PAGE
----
by Manda Scott
When Kellen Stewart gets a midnight call that her business partner and former lover is dead, it’s hard to believe.
Police assumptions that Bridget Donnelly died of either cardiac arrest or suicide are even harder to believe.
And the oddities keep unfolding. Six weeks earlier, Bridget’s brother Malcolm, a medical geneticist, had dropped off a basket of bantam chickens with a note promising to explain later. The next day, he was found dead in his office.
First Bridget, and now Bridget’s current partner Caroline Leader, want Kellen’s help finding out what really happened to Malcolm and Bridget.
Kellen turns to her medical school buddy, Lee Adams, once an obstetric surgeon and now a pathologist at Glasgow University’s hospital. Every effort Lee makes to get Malcolm’s post-mortem report and blood test results is thwarted. His body has disappeared into the donated cadaver system. Blood samples are gone. The post-mortem is bland and unenlightening.
Even though Lee does the autopsy on Bridget, a similar data wipe-out occurs there. Her body is cremated under another person’s name. Test results disappear.
This twisted tale unfolds as a combination murder mystery and medical thriller. Malcolm’s research holds the keys to the how and why; Kellen and Lee work like Amazons to uncover the who.
Two things make this book fun. First are the characters — Lee, raised by a tribe of crones on a remote Scottish island and then in Glasgow; Kellen, loyal in friendships but resistant to intimacy in relationships; and Inspector Stewart MacDonald, whose bumbling country constable image disguises a sharp mind, a strategic thinker and a keen observer of human nature.
And second are the boldness, strength and courage of Lee and Kellen. They have Ninja-like physical powers and never encountered a rule they wouldn’t break.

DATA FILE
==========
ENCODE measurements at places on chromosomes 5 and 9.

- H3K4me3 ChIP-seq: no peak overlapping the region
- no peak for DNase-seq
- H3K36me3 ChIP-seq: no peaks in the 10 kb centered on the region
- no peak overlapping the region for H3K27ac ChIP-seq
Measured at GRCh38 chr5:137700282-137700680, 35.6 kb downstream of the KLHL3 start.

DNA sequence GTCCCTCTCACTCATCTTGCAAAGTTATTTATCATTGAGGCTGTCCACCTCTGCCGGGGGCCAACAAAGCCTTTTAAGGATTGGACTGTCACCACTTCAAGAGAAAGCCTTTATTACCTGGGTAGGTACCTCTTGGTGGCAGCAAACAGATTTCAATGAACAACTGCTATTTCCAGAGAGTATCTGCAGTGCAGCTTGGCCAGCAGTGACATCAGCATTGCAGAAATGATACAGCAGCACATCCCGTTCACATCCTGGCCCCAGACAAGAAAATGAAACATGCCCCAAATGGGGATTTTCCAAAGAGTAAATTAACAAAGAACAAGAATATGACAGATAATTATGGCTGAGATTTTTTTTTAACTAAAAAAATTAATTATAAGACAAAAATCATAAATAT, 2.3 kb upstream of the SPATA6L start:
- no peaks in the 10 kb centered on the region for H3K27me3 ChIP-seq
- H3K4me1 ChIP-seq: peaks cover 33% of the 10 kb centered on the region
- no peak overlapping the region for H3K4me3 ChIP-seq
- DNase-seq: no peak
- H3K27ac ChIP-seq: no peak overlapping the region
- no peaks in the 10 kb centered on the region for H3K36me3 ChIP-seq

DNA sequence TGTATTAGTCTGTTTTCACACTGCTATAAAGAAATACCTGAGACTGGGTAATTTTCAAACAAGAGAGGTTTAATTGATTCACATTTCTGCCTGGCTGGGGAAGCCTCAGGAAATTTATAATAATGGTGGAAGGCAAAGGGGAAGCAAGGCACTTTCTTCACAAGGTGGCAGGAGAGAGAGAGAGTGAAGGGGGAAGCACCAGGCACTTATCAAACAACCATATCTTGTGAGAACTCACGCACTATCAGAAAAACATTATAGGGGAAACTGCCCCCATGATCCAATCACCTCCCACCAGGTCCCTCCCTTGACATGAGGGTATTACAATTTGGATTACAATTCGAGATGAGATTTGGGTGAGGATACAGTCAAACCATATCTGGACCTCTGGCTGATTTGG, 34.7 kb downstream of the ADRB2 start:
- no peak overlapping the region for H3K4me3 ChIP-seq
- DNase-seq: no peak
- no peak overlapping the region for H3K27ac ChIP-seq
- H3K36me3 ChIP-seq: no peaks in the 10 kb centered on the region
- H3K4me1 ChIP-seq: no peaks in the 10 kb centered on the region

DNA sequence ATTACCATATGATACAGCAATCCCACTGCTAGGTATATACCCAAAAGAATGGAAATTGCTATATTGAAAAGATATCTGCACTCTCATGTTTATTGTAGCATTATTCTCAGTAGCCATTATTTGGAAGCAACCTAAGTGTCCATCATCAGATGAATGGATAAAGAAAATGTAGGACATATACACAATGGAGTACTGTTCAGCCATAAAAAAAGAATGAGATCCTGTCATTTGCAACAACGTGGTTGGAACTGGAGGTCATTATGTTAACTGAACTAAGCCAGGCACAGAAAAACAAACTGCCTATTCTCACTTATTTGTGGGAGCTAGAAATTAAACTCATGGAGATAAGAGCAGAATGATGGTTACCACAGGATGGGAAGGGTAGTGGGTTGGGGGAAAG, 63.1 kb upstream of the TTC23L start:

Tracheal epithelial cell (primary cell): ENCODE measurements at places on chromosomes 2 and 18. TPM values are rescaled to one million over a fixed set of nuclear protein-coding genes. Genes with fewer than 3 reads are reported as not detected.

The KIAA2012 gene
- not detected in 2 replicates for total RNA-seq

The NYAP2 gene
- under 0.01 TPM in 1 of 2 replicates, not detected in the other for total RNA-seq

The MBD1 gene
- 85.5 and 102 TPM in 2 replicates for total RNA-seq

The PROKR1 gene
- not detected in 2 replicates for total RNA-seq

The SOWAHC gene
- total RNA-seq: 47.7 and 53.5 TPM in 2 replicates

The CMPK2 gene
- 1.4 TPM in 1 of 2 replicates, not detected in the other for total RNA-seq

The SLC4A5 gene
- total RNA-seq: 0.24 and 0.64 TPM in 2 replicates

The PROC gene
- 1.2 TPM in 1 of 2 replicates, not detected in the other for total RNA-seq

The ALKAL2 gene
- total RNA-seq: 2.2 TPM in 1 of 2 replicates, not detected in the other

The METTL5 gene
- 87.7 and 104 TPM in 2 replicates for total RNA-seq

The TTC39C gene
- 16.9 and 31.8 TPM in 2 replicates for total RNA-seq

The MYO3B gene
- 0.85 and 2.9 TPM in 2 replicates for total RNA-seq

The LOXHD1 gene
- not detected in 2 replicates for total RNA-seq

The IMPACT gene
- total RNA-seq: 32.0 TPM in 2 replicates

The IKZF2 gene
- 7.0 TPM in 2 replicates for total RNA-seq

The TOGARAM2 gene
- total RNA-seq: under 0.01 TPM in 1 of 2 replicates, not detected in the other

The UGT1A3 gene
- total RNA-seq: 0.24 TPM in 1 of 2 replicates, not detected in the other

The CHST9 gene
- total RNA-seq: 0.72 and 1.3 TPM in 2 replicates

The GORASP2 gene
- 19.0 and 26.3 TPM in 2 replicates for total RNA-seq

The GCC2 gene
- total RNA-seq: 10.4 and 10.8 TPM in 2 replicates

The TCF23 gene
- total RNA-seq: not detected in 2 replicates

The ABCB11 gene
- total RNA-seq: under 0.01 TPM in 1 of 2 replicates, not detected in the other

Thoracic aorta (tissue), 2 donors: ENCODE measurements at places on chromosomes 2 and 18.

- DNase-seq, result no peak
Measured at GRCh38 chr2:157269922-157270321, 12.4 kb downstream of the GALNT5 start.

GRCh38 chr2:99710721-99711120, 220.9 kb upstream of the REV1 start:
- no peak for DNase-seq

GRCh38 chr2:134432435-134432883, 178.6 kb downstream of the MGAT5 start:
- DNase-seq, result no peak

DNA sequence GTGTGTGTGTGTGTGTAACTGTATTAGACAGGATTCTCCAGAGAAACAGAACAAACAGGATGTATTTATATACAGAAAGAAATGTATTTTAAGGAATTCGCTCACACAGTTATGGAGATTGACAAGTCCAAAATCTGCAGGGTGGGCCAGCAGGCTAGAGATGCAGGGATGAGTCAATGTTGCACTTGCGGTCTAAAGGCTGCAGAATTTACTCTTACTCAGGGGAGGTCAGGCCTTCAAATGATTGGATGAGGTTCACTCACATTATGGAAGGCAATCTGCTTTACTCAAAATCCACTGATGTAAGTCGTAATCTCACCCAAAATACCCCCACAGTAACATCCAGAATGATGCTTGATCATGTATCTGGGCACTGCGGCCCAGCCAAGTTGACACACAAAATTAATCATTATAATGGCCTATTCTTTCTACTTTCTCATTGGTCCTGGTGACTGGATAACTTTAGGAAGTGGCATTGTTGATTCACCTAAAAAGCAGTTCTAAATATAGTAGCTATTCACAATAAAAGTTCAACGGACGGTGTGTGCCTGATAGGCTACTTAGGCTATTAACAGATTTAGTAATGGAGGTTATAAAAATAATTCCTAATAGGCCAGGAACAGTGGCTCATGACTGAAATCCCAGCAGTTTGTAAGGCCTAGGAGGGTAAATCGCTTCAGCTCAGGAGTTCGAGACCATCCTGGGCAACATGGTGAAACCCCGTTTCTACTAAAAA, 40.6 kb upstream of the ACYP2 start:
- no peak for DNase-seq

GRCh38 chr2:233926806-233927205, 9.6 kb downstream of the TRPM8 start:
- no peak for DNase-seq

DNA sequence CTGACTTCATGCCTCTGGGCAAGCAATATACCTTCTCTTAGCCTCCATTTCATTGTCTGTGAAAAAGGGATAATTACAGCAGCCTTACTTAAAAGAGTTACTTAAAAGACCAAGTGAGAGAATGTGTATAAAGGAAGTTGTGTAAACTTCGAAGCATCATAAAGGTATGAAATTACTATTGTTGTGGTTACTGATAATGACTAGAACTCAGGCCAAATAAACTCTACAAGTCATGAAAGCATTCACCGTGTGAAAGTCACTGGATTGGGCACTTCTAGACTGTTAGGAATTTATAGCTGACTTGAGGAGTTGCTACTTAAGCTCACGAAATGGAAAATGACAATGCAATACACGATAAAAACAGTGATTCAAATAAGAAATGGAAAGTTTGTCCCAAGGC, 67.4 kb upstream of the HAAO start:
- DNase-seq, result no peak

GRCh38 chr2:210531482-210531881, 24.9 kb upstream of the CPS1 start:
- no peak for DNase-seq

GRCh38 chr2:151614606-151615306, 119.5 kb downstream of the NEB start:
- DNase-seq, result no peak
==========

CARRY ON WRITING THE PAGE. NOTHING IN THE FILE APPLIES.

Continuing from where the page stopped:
Many things test a reader’s credulity in this book, but never quite destroy fiction’s magic of suspending disbelief. There’s so much back story that is hinted at but never revealed, that it seems as if this book was intended to be the first of a series that never materialized.
Nearly all of the women characters are lesbians, which doesn’t matter for the story but does make keeping up with the network of past, current and about-to-be relationships between them all challenging — and ultimately mostly unimportant.
And lastly those chickens! Chickens being left on a front porch; chickens being stolen; chickens flying away; chickens needing a coop as tight as Fort Knox — all verge on the comic. Chicken eggs are important for the medical mystery at the heart of this book, but the absurdity of a bunch of cackling, egg-laying, feather-flying poultry nearly made me laugh as I read — not what the author intended, I’m sure.
I will say that I finished this book wishing for more from Kellen and Lee. There’s something magnetic about reading about strong women going after what they need when the powers that be ignore them.
About the Author: Manda Scott (1962 – )
A former veterinarian, Manda Scott is now known for her crime and historical novels. Hen’s Teeth, her first published novel, was shortlisted for the 1997 Orange Prize.
In addition to her stand-alone novels, she has written two series set in pre-Roman Britain (the Boudica series) and Rome during the reign of Emperor Nero.
You can learn more about Scott here.